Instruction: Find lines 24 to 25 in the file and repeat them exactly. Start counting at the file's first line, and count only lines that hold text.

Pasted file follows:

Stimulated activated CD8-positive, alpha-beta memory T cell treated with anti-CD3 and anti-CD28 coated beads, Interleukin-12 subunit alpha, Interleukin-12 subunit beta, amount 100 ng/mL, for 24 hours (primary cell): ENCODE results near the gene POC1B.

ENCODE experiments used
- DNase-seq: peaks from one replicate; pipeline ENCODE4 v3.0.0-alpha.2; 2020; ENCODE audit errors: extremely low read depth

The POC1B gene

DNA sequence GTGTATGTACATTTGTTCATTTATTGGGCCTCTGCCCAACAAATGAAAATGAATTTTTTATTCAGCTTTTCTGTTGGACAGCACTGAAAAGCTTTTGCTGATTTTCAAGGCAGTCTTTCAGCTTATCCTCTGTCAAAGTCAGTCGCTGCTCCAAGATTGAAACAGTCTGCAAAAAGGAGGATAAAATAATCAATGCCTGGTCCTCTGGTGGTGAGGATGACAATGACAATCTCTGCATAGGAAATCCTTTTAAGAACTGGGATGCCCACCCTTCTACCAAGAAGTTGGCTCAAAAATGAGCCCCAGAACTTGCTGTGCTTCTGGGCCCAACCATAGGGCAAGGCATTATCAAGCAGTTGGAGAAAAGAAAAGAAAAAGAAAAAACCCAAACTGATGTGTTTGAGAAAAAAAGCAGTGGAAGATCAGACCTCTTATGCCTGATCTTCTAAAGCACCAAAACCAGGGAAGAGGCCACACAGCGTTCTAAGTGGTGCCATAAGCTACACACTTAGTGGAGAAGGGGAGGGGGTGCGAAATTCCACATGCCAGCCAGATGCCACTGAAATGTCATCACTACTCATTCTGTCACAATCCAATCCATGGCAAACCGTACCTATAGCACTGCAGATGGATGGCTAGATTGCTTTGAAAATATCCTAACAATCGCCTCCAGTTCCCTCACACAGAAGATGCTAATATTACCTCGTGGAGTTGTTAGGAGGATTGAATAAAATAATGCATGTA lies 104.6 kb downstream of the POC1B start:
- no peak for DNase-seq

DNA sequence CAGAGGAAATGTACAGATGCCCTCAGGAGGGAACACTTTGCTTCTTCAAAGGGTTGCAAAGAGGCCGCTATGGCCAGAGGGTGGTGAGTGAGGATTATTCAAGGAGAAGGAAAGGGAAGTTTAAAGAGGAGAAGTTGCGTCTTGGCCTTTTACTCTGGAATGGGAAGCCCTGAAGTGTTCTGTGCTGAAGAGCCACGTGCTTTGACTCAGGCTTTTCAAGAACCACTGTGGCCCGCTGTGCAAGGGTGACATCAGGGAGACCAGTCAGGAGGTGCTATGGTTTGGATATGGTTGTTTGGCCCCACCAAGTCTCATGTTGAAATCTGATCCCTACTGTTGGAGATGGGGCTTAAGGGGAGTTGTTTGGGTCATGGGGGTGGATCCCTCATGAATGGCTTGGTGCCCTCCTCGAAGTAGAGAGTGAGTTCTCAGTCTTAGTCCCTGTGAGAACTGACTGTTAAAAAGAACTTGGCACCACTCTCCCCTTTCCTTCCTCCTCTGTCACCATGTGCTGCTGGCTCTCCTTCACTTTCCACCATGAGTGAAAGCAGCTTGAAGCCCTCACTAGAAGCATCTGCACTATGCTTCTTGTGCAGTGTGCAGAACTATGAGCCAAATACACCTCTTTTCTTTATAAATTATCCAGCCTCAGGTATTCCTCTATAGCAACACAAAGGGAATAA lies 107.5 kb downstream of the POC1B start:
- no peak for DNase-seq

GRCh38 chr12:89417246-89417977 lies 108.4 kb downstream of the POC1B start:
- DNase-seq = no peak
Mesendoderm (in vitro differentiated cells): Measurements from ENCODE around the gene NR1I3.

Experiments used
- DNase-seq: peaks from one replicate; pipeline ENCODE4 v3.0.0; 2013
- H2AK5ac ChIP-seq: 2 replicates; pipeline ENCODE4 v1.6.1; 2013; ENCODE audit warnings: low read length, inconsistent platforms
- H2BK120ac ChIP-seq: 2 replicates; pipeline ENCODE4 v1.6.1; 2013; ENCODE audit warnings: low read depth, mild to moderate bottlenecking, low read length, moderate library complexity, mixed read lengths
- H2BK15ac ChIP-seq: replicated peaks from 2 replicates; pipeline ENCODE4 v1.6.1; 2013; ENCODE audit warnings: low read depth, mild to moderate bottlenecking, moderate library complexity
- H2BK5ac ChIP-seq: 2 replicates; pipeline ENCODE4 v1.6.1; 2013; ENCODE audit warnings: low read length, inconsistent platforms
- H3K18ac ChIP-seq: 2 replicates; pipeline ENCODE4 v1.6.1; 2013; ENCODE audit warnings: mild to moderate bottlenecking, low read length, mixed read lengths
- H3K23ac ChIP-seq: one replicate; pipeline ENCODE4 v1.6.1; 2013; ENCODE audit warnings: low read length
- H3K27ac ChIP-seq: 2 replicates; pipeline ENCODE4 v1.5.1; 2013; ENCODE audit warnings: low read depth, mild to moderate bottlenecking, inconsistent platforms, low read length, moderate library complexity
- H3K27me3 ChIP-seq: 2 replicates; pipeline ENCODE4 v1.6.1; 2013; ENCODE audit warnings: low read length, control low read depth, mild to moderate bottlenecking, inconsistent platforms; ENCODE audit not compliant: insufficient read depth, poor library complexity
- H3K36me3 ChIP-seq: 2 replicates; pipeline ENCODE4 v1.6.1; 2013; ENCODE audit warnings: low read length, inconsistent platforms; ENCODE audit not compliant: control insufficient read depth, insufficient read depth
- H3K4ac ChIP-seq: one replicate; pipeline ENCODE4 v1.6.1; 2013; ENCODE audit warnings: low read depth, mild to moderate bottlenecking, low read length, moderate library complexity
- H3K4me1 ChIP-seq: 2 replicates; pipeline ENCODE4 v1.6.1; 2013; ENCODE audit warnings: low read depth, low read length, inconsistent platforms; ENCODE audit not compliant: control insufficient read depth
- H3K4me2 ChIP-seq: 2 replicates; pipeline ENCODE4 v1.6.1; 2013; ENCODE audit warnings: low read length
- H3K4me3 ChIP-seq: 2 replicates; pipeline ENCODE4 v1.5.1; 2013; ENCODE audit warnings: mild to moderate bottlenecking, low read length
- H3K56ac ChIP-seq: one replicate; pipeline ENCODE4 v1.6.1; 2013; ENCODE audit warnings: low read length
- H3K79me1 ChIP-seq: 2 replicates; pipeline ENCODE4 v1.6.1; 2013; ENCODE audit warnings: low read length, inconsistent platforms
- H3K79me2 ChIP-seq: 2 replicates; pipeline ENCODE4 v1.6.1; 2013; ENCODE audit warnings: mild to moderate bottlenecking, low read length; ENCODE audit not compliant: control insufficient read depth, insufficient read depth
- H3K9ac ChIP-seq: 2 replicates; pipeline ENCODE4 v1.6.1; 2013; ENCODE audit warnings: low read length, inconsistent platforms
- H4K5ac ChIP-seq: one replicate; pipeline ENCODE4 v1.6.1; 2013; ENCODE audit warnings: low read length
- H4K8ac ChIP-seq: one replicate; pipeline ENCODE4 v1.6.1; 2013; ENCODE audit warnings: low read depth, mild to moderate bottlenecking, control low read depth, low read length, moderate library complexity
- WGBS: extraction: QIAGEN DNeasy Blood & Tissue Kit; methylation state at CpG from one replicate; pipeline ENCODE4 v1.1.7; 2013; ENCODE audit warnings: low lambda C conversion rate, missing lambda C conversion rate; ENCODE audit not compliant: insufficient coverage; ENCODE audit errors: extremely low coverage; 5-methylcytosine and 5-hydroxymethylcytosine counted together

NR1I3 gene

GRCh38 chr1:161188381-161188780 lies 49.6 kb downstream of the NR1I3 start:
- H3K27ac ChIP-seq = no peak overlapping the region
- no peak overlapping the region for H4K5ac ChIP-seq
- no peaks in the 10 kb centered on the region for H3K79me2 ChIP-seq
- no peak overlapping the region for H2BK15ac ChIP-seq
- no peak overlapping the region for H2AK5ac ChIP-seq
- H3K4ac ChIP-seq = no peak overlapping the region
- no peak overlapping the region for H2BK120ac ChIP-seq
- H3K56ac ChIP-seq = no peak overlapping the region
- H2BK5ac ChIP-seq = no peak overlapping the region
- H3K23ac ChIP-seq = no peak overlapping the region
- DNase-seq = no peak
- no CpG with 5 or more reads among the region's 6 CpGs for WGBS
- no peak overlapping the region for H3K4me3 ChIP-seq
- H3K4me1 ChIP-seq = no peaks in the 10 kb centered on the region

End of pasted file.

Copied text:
- H3K4me1 ChIP-seq: 2 replicates; pipeline ENCODE4 v1.6.1; 2013; ENCODE audit warnings: low read depth, low read length, inconsistent platforms; ENCODE audit not compliant: control insufficient read depth
- H3K4me2 ChIP-seq: 2 replicates; pipeline ENCODE4 v1.6.1; 2013; ENCODE audit warnings: low read length